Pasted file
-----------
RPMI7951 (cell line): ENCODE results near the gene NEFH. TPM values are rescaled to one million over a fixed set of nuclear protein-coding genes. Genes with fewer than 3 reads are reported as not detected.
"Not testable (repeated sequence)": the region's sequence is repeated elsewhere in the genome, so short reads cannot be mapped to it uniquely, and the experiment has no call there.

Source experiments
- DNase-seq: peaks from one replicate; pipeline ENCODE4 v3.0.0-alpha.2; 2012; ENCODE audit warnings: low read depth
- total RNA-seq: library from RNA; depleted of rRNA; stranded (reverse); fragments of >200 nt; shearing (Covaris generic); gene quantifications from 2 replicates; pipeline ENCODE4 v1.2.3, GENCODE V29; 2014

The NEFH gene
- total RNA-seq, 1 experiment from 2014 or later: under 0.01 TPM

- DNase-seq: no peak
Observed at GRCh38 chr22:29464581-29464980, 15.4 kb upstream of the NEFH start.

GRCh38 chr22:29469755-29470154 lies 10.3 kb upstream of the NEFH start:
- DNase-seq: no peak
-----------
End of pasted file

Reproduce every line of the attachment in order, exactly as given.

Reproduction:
RPMI7951 (cell line): ENCODE results near the gene NEFH. TPM values are rescaled to one million over a fixed set of nuclear protein-coding genes. Genes with fewer than 3 reads are reported as not detected.
"Not testable (repeated sequence)": the region's sequence is repeated elsewhere in the genome, so short reads cannot be mapped to it uniquely, and the experiment has no call there.

Source experiments
- DNase-seq: peaks from one replicate; pipeline ENCODE4 v3.0.0-alpha.2; 2012; ENCODE audit warnings: low read depth
- total RNA-seq: library from RNA; depleted of rRNA; stranded (reverse); fragments of >200 nt; shearing (Covaris generic); gene quantifications from 2 replicates; pipeline ENCODE4 v1.2.3, GENCODE V29; 2014

The NEFH gene
- total RNA-seq, 1 experiment from 2014 or later: under 0.01 TPM

- DNase-seq: no peak
Observed at GRCh38 chr22:29464581-29464980, 15.4 kb upstream of the NEFH start.

GRCh38 chr22:29469755-29470154 lies 10.3 kb upstream of the NEFH start:
- DNase-seq: no peak